Ars ran a good story breaking down Biz360’s low rating numbers on Netbooks. Ars generally thinks that the algorithm used by Biz is probably skewed in a way that unduly punishes netbooks. The article does a good job explaining why, but I can see why netbooks might, overall, be rated low. But I think the problem may also have to do with ambiguity. I think many people may be rating a netbook low because of confusion.
Ars outlines everything in the article, but what I am proposing is an end to the ambiguity. Clearly I love netbooks, they have so many compelling features (mobility, price, weight), I’ve pointed out the positives and the negatives before, but I figure I’ll put it in better form for anyone considering.
What are they:
Small–netbooks are small, typically 10” or less, but if the price and weight are right I would consider 13” at the largest
Cheap–if the starting price is $700 or more than forget it you are looking at a BMW not a Hyundai think $200-$500 and you have a netbook.
Weightless–usually under 3 pounds, compare that to the 17” behemoth and it might as well be weightless.
Underpowered–these machines are meant to be carried around and used in extremely mobile situations. You aren’t going to find much more than 1GB 2 is certainly max, no fancy video card (are you really going to play a game on your 9” screen?) and often a low powered SSD for power consumption and protection. Not to mention the processor which is under powered for various reasons.
Internet ready–These things thrive on attaching you to the internet. If you need to email and do facebook this is your device. Some actually come with a specific OS geared towards internet applications.
To quote Ben because it is a good definition:
I divide netbooks from notebooks in the sense that netbooks try to lower prices, heat creation, and storage space by limiting RAM, CPU type/speed, and HD type/size. They are primarily designed for limited applications and not intended to be a “mobile workstation.”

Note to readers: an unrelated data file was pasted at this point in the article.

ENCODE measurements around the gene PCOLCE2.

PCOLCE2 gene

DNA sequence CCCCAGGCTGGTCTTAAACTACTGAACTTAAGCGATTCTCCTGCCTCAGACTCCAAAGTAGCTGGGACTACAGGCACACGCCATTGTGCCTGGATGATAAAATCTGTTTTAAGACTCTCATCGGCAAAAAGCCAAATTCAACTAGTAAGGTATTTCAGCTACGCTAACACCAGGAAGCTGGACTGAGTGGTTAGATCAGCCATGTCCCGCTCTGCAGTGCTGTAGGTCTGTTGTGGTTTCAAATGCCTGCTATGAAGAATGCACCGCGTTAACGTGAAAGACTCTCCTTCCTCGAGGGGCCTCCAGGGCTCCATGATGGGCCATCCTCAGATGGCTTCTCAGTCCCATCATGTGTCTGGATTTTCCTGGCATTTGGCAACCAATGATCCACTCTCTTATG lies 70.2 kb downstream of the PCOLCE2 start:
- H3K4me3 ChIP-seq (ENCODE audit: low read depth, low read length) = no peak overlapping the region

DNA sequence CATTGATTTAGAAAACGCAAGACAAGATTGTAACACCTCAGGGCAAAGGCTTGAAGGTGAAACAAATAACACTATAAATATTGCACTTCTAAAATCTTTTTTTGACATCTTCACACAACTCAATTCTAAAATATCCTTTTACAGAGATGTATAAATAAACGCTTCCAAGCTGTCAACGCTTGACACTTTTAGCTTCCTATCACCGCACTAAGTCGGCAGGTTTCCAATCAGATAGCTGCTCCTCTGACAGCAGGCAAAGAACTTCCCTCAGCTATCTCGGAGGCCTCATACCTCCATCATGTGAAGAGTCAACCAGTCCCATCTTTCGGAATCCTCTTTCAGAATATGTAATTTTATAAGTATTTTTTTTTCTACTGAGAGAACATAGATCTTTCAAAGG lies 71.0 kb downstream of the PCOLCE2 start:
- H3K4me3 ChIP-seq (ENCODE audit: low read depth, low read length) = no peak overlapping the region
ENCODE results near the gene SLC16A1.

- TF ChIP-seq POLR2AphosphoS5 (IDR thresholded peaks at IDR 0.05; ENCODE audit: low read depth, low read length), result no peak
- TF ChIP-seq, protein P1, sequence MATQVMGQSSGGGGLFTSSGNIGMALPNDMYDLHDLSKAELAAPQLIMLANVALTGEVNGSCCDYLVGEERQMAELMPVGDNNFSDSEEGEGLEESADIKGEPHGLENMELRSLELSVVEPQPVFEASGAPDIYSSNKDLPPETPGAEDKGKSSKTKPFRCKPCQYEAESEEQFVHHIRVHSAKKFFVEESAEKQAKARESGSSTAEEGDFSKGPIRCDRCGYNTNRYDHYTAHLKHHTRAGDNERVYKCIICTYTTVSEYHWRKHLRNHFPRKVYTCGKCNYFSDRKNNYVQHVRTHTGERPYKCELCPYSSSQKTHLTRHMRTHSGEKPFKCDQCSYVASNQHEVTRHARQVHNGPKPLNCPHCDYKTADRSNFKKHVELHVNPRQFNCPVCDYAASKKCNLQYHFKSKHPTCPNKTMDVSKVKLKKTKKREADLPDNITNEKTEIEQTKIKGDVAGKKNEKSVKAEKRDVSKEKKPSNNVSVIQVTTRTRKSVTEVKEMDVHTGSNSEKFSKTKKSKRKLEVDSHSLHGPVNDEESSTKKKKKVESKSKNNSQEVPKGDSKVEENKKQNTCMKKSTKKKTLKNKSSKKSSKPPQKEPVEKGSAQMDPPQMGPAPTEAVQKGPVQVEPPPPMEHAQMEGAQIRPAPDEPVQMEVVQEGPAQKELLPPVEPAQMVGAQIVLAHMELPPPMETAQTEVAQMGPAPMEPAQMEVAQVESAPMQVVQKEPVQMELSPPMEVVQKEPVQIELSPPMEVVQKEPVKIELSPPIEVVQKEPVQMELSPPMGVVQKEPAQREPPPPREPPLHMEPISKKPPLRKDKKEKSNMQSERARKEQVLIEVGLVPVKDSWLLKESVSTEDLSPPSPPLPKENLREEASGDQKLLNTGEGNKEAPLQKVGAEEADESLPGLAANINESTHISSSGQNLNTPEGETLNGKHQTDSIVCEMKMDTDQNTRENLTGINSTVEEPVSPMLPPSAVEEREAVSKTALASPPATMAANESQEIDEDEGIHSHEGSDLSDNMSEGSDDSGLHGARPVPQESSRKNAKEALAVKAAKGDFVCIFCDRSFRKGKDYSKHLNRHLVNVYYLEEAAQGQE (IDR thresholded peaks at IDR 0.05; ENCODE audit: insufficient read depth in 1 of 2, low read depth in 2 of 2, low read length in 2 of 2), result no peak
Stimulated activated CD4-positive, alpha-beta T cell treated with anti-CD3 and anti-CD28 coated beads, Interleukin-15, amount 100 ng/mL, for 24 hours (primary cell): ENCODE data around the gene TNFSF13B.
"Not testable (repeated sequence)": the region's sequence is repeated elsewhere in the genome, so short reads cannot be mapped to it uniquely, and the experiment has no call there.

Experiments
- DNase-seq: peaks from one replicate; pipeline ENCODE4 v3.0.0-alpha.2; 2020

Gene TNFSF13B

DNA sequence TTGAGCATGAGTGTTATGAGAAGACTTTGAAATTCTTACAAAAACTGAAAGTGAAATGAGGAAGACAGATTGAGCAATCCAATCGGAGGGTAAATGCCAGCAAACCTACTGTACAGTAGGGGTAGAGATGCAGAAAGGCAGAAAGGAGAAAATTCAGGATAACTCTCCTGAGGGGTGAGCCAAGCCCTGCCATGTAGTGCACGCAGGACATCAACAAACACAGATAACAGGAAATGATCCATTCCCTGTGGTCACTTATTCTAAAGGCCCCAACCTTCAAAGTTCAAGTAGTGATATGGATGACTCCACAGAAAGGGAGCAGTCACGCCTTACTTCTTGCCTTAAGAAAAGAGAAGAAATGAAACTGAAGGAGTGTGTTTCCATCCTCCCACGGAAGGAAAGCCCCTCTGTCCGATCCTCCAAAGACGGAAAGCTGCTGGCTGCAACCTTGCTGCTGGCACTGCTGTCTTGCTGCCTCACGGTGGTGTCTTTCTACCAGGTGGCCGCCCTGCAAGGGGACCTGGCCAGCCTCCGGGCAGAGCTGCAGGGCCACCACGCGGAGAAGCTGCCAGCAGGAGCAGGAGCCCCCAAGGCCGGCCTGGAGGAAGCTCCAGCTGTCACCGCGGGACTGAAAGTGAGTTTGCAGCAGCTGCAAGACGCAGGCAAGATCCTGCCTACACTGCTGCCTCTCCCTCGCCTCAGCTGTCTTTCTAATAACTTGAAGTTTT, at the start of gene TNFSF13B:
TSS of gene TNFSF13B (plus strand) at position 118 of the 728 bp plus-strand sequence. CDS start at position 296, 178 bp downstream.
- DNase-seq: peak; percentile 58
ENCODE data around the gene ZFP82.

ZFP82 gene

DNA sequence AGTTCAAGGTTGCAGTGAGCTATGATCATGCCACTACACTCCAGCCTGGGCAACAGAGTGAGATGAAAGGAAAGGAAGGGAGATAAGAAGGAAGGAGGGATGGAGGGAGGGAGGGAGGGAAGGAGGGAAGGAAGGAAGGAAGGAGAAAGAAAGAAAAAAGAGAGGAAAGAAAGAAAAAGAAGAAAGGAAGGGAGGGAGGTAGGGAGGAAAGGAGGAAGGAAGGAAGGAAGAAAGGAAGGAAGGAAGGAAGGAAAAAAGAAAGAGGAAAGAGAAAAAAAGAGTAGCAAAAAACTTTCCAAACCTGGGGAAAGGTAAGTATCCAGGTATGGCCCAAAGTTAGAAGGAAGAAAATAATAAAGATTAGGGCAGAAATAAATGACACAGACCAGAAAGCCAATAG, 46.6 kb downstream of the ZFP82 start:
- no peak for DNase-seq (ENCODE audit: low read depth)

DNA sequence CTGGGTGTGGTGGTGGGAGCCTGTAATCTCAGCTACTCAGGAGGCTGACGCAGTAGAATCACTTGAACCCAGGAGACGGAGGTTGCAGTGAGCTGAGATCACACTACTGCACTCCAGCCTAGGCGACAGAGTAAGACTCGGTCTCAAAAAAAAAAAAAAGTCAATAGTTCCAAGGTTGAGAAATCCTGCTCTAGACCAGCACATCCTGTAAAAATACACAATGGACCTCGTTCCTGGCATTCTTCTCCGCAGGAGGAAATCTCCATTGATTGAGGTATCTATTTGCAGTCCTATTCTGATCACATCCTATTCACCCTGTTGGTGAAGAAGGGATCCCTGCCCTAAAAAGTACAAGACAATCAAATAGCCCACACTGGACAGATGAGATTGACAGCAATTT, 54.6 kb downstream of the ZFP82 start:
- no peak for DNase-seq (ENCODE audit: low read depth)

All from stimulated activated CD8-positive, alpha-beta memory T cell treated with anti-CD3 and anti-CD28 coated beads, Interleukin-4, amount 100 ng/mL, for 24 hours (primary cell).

They are not:
Mobile Workstation–don’t expect this to be your primary machine, if you need to walk around with your entire digital life at anytime these machines won’t work for you.
Top of the Line–with a price tag of <$500 you can’t expect the best engineering or parts to be used. For that price the machine could only last a year and I would be happy.
Speed–again they aren’t designed to do heavy lifting.
What to watch out for:
While I like that Linux plays a huge role in the netbook revolution that also poses a problem to the people who don’t pay attention but clearly want Windows. If you are considering purchasing one, but need Windows, make sure that is what you are getting. Also, clearly this won’t be your only machine, so don’t think of it like it will.
Finally try it before you buy it. Now with the Dell Mini 9 you can’t do that, but Dell has a good return policy. The point here is that the keyboards are often shrunk due to machine size. If you are a touch type person than you will want to practice to make sure that the conditions are desirable. The Mini 9 worked well for me, but I couldn’t touch the Asus models.
So should you get one? My vote is yes. Who couldn’t stand to use a nice highly mobile machine at such a low price. But now you have been warned. You know what you are getting yourself into, so no complaining if things aren’t quite like the big boy models.